The one thing I would teach a recent college Grad

It is so SIMPLE to retire well off, if you make just a little sacrifice now. The alternative is making a huge sacrifice later on (in your 40s) and still probably not doing as well as if you made a small sacrifice now.

You just finished your degree and you are probably looking for your first “real” job. This is the perfect opportunity to decide how you would like your financial life to be. You have the choice to spend and buy whatever you feel like which will likely put you in heaps of debt. If you choose this path, you will be in good company. You can be sure most of your peers will take this path.

Or, you can take the road less traveled. You can be one of the “weird” people out there who refuse to believe that they have to be in debt all their lives. You can get motivated by the thought of the freedom that comes with being debt free. This road can sometimes feel like a lonely road, when everything and everyone around you is yelling, “Spend! Spend! Spend!” But, be assured, those who go down this road get the last laugh. They experience freedoms that most people only dream of.

If you are like I was, you will think, “oh, I can spend now, because I will be making more money later.” Well, the truth is that it doesn’t matter how much money you make. Expenses rise to meet income. So, as your income increases, you can be sure that, by default, your expenses will increase as well. Believe it or not, there are people out there with $500K annual salaries filing bankruptcy and in the same moment, you have people who never made more than $50K a year retiring as millionaires. It is not about how much you make. It is about how much you keep.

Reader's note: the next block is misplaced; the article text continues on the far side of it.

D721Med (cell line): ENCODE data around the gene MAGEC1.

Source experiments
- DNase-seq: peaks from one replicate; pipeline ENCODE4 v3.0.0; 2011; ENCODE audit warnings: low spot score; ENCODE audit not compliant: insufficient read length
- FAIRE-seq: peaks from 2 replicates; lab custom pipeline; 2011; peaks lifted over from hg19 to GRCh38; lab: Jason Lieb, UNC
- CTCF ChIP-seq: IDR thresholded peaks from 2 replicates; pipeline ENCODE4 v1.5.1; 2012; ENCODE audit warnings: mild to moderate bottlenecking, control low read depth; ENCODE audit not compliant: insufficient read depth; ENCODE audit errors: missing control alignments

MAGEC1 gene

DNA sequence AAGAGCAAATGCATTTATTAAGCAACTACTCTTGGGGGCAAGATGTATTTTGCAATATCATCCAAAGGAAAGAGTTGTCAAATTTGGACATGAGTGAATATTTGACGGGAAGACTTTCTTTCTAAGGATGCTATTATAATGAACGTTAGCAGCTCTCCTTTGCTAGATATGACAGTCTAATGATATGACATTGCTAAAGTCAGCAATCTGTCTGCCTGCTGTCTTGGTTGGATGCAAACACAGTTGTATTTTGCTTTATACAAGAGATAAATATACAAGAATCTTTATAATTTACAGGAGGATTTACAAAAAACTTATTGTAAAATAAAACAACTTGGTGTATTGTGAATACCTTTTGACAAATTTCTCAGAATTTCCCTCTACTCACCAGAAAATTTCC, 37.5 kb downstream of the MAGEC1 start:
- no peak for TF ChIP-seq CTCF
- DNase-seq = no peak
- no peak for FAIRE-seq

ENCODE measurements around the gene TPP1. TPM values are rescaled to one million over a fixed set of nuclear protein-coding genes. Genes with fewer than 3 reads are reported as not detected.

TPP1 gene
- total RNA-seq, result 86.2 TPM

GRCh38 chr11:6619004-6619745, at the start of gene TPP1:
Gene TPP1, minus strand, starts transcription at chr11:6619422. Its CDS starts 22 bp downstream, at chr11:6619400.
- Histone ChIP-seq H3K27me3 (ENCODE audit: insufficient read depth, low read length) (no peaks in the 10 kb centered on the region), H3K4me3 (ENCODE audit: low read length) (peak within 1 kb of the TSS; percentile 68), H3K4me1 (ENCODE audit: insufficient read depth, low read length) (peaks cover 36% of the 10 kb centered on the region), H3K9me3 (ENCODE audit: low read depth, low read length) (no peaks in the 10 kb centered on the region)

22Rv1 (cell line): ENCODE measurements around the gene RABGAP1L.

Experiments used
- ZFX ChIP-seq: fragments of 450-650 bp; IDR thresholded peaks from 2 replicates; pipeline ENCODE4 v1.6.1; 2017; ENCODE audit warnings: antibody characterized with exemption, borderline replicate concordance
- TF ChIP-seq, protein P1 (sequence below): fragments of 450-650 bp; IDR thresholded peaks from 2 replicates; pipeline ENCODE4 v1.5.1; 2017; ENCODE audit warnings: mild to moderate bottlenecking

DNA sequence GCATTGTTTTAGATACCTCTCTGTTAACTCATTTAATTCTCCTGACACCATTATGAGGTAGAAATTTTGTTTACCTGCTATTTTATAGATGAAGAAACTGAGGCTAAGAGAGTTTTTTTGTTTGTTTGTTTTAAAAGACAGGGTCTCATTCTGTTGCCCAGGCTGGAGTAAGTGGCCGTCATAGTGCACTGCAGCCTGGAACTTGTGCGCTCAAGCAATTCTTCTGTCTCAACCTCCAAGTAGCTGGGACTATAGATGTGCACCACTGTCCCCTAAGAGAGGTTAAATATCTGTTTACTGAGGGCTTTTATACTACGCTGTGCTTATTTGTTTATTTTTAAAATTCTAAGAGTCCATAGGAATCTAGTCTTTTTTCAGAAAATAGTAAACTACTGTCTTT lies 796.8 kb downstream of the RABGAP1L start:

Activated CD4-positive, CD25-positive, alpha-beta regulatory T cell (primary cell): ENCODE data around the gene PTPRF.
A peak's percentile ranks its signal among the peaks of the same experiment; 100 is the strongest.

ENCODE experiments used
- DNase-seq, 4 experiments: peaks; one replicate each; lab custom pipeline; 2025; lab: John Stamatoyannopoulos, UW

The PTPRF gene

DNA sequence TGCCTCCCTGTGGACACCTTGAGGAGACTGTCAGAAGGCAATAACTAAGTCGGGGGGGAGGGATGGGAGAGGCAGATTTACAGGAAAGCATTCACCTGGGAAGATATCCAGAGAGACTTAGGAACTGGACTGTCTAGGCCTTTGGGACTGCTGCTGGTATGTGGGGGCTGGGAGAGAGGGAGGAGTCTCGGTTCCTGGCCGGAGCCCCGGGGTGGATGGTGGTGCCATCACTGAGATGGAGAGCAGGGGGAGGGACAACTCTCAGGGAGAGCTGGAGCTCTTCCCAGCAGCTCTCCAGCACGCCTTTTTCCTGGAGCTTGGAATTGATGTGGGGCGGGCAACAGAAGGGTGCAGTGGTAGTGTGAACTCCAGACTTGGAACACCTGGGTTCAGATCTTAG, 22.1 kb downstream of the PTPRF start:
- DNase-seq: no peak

So, I say all of this to say, if I could teach a college grad only one financial lesson it would be to:

Max out your Roth IRA for five years

By maxing out ($4000 for 2007 and $5000 for 2008) your Roth IRA for the first 5 years after you graduate - you will likely have over $24,000 by the time you are 27. If you add NOTHING else to it, when you are 67 and ready to retire it will be worth over $1,000,000 (assuming 10% growth). If you can keep adding to it, you can really watch the puppy grow!!

But don’t wait, if you wait until you are 27 to start rather than 22 – the million is now down to $675,000 when you retire. Still not bad, but definitely not a million. And if you wait just 5 more years until you are 32 – you are looking at about $415,000 when you retire. So, you can see the importance of doing this right away – no matter what age you are. You can make this retirement figure a lot larger if you keep adding to it, rather than just doing it for 5 years.

Figures calculated with the savings calculator at CNN.com.

Invest the money in an Index fund

Buy an Index fund that follows the S&P 500 – The average performance of U.S. stocks over the last 80 years is over 10%. You may find a few stock mutual funds that occasionally beat the index, but very few consistently beat the average. This is the big secret of the industry – you will never (yes, I can pretty safely say never) have a financial advisor tell you to buy an index fund, because the fees are a lot smaller with an index fund than with a managed stock mutual fund. Therefore everyone involved in the sale of the mutual fund is getting paid a lot less than if you bought a managed mutual fund. The fact is that the great majority of managed stock mutual funds fail to beat the index.

Bottom line: Buy an Index fund in a ROTH IRA account, max it out for your first 5 working years and forget about it until you retire. If you can’t afford to max it out, don’t worry about it, just do the best you can. The purpose of the article is to emphasize how important it is to START EARLY!!

What I wouldn’t tell the grad (but I am thinking)